on 15 July 1999
Having read the first in trilogy, "Assassins Apprentice" I approached this with some trepidation, middle books in trilogies usually being somewhat flat, merely building to the climax in the last novel. However, I need not have worried. Throughout the novel is well written in elegant prose, the pace is extremely good. Although it is a much longer book than the first, the length is not superfluous, Robin Hobb was not merely trying to write a long book for the sake of it, but needed to. The snapshot of a corrupt, intrigue entangled court is superb, and trying to sort out this web of betrayal is a major pleasure. The twists and turns are always well done, and contain moments when you knash your teeth in despair and want to scream at the characters. The air of tension in the novel is as good as many a thriller I have read.
Most of all, the characters are compelling, with the strong King-in-Waiting Verity, a good man on the verge of despair, the implacable Burrich and so on. All the characters seem to have layers, few of the major characters - with the possible exception of Prince Regal. Fitz, the central character is in the true mold of a modern Fantasy hero, a normal person forced into high events and is throughout a character it is easy to sympathise with.
The book touches on many issues - love, honour, duty, betrayal - and deals well with them, without being superficial or trite.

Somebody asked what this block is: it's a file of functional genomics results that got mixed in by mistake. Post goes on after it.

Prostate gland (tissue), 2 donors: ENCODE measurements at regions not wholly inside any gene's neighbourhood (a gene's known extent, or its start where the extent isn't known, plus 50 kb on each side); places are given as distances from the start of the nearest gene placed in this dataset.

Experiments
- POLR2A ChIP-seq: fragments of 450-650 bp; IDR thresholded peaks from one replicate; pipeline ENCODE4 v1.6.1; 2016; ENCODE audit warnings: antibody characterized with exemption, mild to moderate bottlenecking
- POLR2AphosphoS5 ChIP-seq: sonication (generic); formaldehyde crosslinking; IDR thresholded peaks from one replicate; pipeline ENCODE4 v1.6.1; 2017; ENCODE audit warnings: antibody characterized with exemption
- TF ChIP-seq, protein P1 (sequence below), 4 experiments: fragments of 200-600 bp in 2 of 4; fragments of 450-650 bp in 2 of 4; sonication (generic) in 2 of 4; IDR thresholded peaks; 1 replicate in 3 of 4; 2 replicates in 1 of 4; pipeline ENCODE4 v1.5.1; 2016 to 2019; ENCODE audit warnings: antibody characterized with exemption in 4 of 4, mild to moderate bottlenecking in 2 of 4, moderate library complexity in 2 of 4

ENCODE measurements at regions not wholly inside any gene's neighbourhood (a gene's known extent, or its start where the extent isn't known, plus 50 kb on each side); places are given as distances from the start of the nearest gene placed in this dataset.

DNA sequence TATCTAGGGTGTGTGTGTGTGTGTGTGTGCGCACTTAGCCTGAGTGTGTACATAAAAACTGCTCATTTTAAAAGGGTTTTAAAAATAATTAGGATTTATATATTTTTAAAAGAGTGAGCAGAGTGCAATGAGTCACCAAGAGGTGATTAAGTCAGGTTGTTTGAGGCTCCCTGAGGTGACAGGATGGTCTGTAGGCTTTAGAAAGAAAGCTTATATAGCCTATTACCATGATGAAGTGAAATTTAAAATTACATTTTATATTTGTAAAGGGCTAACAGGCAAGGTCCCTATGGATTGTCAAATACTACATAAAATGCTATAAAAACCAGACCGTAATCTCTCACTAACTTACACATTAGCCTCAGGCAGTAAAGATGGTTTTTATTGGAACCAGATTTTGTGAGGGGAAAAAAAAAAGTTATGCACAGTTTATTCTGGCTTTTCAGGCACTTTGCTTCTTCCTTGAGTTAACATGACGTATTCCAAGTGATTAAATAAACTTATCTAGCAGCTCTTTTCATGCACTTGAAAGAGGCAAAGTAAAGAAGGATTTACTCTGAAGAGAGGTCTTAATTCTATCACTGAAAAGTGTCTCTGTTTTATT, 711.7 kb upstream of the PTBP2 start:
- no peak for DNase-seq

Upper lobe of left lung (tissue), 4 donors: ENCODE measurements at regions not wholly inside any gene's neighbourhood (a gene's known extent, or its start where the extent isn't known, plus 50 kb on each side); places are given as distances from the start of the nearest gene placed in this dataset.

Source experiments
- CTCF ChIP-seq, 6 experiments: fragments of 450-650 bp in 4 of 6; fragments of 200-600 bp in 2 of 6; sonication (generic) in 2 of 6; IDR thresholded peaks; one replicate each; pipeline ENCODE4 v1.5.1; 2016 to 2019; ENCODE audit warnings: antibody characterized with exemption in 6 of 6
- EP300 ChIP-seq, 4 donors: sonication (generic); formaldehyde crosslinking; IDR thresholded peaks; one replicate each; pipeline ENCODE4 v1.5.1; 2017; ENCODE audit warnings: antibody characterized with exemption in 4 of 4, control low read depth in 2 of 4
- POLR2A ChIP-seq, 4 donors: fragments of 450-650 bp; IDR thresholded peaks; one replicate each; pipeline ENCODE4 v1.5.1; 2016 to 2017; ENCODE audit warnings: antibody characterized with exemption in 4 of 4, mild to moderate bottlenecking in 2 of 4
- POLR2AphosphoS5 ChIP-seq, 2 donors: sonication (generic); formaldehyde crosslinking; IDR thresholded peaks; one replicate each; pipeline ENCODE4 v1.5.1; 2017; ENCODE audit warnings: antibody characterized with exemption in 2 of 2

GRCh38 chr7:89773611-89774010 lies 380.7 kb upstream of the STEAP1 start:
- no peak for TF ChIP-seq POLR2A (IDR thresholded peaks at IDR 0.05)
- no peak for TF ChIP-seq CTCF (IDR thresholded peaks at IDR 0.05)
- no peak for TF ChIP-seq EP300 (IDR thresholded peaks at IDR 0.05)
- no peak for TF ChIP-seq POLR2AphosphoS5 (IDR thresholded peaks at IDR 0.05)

The only major gripe in this otherwise excellent novel is the slight feeling of smallness, of a very limited world. This is not a major problem, however, as the world Robin Hobb has created is rich enough.
on 3 May 2005
Firstly...I am not going to give away one single shred of the story or indeed character developments that continue into this, the gripping second book in the Farseer Trilogy, because I have no doubt that would make me the most hated follower of this magnificent series.
When I came to the end of this book I ran (and I mean RAN) to my local bookstore to lay my hands on the final instalment of the story of Fitz, the Fool, Molly, Chade, Verity and each and every one of the many more characters brilliantly brought to life by Hobb. I ran not only because it was 4.40pm, the bookstore would be closing and I was in imminent danger of waiting days, or maybe even weeks to discover all that would follow in this utterly engaging character driven and magical, fantasy, adventure drama, but also because even minutes being left in the dark after the cliff-hanger that brings to a close 'Royal Assassin' seemed like a fate worse than death.
So, whatever you do, don't buy 'Royal Assassin' without also purchasing 'Assassin's Quest', or at least having a darn good contingency plan should you find yourself at the end of this book without the conclusion to the trilogy...you've been warned! I only wish I was being clever and exaggerating, but it's the absolute truth- the finale is breath-taking, so ignore my advice at your peril dear readers!!
on 21 April 2001
I'd read Robin's "LiveShip Traders" trilogy and enjoyed that, as well as the first in this trilogy: Assassin's Apprentice. So I was very pleased to find that this book was even better.
Sure, some of the characters can be frustrating at times - just like people are in real life! And I found myself feeling for the Fool, whose wit at times is quite brilliant.
The plot twists and turns, with plenty of intrigue and surprises around each corner. And yes, you know *the* tragedy is coming - it's unavoidable and there's nothing you can do about it. But that just makes it even more painful in some ways, and adds to the depth of the narrative.